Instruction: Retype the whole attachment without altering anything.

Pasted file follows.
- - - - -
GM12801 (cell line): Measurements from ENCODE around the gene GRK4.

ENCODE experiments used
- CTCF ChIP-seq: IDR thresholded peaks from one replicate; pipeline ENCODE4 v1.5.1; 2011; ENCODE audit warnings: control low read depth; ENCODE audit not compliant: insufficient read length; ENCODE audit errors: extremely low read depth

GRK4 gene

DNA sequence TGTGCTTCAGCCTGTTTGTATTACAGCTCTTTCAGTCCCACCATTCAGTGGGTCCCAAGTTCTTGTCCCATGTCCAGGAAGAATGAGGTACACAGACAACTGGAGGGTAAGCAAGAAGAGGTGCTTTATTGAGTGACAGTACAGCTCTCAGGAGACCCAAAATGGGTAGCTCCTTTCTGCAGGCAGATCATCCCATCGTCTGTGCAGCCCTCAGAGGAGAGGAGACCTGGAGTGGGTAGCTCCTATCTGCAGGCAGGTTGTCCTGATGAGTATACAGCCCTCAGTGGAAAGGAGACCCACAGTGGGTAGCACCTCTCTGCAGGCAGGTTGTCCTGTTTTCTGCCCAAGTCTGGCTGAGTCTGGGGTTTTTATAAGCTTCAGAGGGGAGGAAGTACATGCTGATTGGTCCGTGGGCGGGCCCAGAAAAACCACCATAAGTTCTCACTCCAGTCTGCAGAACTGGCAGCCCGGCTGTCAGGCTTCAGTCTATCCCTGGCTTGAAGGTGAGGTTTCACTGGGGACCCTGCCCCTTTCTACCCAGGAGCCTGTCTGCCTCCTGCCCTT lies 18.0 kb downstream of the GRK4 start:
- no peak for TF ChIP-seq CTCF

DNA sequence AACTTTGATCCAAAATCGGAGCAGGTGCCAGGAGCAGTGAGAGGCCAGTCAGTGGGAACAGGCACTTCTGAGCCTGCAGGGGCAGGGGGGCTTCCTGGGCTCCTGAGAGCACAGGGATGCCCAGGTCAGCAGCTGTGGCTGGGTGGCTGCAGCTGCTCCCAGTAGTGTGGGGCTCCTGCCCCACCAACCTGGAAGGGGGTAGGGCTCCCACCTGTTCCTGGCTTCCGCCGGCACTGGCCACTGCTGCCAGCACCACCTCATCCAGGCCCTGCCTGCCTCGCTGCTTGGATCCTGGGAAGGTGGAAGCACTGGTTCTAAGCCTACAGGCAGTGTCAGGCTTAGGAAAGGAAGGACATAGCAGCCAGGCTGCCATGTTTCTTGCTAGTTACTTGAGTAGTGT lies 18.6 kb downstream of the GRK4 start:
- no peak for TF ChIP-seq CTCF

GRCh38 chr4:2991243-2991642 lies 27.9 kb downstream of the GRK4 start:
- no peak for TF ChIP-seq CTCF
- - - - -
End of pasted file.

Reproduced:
GM12801 (cell line): Measurements from ENCODE around the gene GRK4.

ENCODE experiments used
- CTCF ChIP-seq: IDR thresholded peaks from one replicate; pipeline ENCODE4 v1.5.1; 2011; ENCODE audit warnings: control low read depth; ENCODE audit not compliant: insufficient read length; ENCODE audit errors: extremely low read depth

GRK4 gene

DNA sequence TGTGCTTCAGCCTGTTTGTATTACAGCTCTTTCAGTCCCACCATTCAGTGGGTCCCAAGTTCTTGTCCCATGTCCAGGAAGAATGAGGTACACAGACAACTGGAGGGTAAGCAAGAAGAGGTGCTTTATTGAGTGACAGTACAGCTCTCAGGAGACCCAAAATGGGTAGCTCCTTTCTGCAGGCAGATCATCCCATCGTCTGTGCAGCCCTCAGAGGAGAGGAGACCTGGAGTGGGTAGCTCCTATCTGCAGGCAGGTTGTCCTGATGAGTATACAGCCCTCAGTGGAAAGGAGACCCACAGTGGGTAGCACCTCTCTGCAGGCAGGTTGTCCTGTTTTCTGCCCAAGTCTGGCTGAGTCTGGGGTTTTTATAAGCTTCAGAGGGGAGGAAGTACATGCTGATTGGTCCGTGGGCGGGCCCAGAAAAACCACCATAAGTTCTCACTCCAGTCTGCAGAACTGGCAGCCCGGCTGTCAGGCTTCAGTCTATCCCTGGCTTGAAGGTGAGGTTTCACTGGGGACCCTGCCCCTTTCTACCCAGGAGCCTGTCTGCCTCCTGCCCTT lies 18.0 kb downstream of the GRK4 start:
- no peak for TF ChIP-seq CTCF

DNA sequence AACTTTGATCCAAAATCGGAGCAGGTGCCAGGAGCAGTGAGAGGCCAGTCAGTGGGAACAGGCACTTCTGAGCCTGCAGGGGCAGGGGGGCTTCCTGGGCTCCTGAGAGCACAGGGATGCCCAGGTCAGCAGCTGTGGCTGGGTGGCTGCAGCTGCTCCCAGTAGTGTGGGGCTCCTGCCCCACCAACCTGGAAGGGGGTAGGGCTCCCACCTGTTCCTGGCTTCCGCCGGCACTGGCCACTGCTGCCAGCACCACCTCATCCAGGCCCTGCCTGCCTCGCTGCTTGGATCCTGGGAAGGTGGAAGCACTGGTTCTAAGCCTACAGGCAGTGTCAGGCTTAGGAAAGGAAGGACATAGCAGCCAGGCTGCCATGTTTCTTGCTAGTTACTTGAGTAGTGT lies 18.6 kb downstream of the GRK4 start:
- no peak for TF ChIP-seq CTCF

GRCh38 chr4:2991243-2991642 lies 27.9 kb downstream of the GRK4 start:
- no peak for TF ChIP-seq CTCF